Danish Orphans Used in Secret Basement Experiments Backed by CIA, Documentary Claims
During experiments meant to reveal psychopathic traits and map out the link between schizophrenia and heredity, children had electrodes put on their body and had to listen to loud, shrill noises. According to experts, this violates the Nuremberg Code of 1947 that introduced ethical restrictions for experiments on humans.
Several hundred Danish orphans have been unknowingly used in experiments backed by the CIA, Danish Radio has reported in a new documentary called "The Search for Myself".
Overall, the studies, beginning in the early 1960s and meant to investigate a link between heredity and environment in the development of schizophrenia, involved 311 Danish children. The examinations took place in a basement at the Municipal Hospital in Copenhagen. Many were adopted or lived in nearby orphanages, Danish Radio reported
Filmmaker Per Wennick, who participated in these experiments as a child, recalls being placed in a chair, getting electrodes put on his arms, legs, and chest around the heart and having to listen to loud, shrill noises. The test was meant to reveal whether a child had psychopathic traits.
"It was very uncomfortable", Wennick told Danish Radio. "And it's not just my story, it's the story of many children". By his own admission, he was promised "something funny" before being taken to hospital. "I think this is a violation of my rights as a citizen in this society. I find it so strange that some people should know more about me than I myself have been aware of".
Remarkably, the children weren't told what research they were involved in, not even after the experiment ended.
According to historian, PhD, and museum inspector at the Danish Welfare Museum, Jacob Knage Rasmussen, it is the first documented case of children under special care having been used for regular research experiments in Denmark.
"I do not know of similar attempts, neither in Denmark nor in Scandinavia. It is appalling information that contradicts the Nuremberg Code of 1947, which after World War II was to set some ethical restrictions for experiments on humans. Among other things, informed consent was introduced, which today is central to the world of research", Knage Rasmussen told Danish Radio. He emphasised the vulnerability of the group in the custody of the state, who had nobody to complain to.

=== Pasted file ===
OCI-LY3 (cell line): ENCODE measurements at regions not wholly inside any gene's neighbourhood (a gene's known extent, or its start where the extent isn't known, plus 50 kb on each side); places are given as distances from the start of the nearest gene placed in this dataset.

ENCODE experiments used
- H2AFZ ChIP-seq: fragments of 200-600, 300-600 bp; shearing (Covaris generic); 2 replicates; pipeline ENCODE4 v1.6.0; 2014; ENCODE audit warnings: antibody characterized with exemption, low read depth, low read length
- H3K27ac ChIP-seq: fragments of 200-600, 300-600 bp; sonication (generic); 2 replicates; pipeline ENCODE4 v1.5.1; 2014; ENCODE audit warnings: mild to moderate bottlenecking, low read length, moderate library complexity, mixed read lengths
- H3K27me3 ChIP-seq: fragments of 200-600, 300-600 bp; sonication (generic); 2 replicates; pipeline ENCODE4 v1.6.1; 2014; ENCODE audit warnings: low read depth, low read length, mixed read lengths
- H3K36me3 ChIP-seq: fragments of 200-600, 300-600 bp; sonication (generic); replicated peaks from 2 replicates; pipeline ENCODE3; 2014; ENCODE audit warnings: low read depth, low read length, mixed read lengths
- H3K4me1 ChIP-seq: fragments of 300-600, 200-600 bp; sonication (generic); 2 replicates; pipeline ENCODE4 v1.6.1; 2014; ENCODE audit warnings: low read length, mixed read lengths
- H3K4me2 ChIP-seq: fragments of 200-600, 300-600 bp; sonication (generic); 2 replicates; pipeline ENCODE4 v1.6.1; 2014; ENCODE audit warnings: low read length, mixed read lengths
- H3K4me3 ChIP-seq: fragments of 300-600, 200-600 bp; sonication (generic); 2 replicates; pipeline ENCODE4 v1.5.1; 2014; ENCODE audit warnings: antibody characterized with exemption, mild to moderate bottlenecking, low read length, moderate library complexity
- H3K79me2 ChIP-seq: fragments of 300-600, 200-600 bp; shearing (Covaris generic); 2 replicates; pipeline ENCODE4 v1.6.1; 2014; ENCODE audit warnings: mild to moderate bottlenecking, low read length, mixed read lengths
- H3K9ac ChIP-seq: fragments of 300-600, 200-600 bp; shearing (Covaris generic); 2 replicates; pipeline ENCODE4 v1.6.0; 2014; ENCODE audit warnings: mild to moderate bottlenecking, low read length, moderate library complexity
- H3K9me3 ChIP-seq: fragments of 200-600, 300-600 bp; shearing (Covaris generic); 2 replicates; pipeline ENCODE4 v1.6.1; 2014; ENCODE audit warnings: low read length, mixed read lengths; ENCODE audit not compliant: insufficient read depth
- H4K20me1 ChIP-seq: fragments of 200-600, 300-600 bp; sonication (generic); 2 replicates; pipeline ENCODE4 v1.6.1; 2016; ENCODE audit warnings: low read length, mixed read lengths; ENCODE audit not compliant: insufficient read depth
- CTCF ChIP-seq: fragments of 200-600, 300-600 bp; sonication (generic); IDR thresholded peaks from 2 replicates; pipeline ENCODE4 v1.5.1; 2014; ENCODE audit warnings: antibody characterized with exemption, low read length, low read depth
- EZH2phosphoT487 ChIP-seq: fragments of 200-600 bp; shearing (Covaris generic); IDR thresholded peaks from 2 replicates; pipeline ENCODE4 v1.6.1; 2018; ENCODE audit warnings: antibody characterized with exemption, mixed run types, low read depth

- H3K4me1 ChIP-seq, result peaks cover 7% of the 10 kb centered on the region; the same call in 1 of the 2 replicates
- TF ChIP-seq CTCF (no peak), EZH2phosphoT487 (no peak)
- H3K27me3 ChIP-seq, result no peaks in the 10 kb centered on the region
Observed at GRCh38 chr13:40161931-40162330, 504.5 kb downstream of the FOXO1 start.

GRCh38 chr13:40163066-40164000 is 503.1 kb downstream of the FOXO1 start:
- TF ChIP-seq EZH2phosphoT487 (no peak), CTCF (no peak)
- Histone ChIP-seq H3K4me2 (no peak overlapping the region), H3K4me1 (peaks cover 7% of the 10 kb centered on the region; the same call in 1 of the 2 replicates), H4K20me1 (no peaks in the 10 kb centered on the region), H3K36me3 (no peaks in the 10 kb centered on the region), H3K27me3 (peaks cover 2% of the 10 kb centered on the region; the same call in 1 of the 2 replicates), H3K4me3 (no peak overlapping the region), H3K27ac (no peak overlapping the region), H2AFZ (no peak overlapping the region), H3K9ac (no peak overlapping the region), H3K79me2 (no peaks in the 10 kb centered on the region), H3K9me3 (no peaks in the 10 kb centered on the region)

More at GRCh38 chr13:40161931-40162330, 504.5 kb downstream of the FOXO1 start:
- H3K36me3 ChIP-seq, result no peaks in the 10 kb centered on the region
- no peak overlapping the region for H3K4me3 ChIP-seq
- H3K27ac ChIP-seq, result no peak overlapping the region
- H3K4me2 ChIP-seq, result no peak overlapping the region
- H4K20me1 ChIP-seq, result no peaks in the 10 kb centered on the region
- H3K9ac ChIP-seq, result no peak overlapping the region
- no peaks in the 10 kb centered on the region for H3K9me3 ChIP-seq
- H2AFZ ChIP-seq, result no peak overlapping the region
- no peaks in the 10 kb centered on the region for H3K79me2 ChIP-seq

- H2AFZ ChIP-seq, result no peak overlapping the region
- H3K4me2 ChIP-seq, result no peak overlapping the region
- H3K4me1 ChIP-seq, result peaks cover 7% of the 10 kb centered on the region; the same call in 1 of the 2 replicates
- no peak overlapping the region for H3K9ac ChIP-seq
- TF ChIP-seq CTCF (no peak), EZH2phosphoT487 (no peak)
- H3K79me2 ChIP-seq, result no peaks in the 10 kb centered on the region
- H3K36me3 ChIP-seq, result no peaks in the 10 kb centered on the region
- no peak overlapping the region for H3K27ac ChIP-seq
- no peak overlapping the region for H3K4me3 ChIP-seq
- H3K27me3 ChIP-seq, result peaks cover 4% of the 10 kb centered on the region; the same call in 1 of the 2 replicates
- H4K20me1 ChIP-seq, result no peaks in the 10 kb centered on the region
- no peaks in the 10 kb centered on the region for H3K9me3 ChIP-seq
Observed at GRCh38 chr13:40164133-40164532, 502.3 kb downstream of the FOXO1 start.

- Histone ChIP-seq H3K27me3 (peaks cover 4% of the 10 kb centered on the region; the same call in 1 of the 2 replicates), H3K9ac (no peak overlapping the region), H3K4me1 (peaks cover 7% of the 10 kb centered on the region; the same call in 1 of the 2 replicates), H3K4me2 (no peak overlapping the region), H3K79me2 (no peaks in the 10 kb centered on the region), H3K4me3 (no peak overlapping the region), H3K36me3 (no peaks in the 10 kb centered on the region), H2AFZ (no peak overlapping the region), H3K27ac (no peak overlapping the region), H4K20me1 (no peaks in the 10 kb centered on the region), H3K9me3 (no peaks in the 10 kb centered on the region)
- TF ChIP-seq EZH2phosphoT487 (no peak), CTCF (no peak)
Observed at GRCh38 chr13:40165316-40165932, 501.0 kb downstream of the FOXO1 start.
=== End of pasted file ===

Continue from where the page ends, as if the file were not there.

Danish Radio credited US psychologist Zarnoff A. Mednick, then a professor at the University of Michigan, with the idea behind the research project. Mednick was interested in what exactly distinguishes schizophrenic patients from patients with other disorders and healthy people. Unable to find a suitable study group in the US, he sought out Fini Schulsinger, a Danish professor at the Municipal Hospital. Together, they established a decades-long Danish-US research collaboration on Danish soil.
According to Wennick and the National Archives, the research project was co-financed by the US health service. In the first year alone, the project was supported with what today corresponds to DKK 4.6 million ($700,000). Furthermore, it received funding from the Human Ecology Fund, operated on behalf of the CIA.
23 November 2021, 06:00 GMT
In 1977, the experiment resulted in a doctoral dissertation by Danish psychiatrist Fini Schulsinger called "Studies to shed light on the connection between heredity and environment in psychiatry".
Per Wennick, he managed to locate the research material in 36 boxes at the Psychiatric Centre Glostrup in Hvidovre, but the centre had already started to shred the data, sparking criticism.
Kent Kristensen, associate professor of Health Law at the University of Southern Denmark, ventured that shredding in this case constitutes a violation of the law. Historian Jacob Knage Rasmussen emphasised that it deprived the victims of reclaiming their past.